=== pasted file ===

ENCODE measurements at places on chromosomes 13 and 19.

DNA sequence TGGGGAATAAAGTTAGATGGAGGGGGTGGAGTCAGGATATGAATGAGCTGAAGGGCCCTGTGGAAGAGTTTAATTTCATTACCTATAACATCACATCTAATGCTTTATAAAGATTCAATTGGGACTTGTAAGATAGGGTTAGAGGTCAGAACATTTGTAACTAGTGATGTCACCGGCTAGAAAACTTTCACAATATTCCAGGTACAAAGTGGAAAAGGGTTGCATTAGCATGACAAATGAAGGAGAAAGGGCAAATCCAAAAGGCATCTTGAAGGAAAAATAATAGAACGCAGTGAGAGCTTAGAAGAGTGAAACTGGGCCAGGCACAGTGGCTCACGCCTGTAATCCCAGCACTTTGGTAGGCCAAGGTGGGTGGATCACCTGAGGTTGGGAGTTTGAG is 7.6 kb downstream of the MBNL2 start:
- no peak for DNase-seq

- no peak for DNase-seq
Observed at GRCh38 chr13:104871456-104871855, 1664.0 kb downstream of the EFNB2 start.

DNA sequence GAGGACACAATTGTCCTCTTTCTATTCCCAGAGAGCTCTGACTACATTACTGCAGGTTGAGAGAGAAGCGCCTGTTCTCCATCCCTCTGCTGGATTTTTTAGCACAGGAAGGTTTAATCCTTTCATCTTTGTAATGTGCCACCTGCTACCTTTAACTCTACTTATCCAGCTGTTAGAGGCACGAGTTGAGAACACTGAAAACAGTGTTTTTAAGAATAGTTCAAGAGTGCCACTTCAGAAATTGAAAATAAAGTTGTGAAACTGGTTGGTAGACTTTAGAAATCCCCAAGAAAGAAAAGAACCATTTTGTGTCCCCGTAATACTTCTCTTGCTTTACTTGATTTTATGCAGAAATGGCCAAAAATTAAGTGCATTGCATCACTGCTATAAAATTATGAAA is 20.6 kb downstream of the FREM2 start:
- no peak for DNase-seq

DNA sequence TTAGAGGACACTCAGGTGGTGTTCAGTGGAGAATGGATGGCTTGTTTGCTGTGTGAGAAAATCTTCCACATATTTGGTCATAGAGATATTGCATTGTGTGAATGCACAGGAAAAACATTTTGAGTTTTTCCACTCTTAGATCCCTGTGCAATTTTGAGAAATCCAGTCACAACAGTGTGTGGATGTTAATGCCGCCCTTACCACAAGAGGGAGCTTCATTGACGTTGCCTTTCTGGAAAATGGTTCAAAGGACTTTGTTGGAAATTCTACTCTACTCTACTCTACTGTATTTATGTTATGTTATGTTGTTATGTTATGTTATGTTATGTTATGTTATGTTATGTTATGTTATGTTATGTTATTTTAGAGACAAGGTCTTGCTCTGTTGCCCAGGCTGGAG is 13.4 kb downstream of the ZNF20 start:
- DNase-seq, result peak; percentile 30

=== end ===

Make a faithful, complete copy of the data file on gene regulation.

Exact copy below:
ENCODE measurements at places on chromosomes 13 and 19.

DNA sequence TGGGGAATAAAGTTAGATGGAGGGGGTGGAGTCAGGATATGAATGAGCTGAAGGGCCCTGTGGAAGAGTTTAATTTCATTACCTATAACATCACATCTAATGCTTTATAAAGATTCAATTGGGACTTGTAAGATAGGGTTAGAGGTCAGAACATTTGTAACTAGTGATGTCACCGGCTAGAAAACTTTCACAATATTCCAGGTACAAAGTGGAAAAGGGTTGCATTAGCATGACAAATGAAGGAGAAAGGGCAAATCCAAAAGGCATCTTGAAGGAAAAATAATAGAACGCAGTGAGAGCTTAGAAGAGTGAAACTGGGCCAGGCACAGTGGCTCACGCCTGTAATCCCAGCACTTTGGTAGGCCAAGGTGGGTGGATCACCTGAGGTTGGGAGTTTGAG is 7.6 kb downstream of the MBNL2 start:
- no peak for DNase-seq

- no peak for DNase-seq
Observed at GRCh38 chr13:104871456-104871855, 1664.0 kb downstream of the EFNB2 start.

DNA sequence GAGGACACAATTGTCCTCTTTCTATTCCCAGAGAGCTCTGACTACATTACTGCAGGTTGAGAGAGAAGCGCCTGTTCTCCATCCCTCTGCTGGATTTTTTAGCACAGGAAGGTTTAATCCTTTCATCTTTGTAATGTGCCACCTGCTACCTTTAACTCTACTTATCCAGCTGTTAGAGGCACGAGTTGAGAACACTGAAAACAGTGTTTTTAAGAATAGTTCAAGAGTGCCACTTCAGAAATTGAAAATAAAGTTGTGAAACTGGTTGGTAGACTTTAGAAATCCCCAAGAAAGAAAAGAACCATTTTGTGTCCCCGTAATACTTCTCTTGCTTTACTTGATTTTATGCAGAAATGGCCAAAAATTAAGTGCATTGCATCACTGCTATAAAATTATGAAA is 20.6 kb downstream of the FREM2 start:
- no peak for DNase-seq

DNA sequence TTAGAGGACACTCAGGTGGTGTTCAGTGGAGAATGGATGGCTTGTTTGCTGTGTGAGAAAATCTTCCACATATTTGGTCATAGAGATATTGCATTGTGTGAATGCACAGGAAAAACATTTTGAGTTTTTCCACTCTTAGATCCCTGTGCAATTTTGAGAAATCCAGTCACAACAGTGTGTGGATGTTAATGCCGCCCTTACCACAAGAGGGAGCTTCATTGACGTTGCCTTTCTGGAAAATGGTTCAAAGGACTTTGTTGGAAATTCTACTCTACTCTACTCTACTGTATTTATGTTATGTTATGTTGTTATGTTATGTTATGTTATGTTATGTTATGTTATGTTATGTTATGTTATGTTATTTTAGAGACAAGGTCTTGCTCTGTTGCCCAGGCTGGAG is 13.4 kb downstream of the ZNF20 start:
- DNase-seq, result peak; percentile 30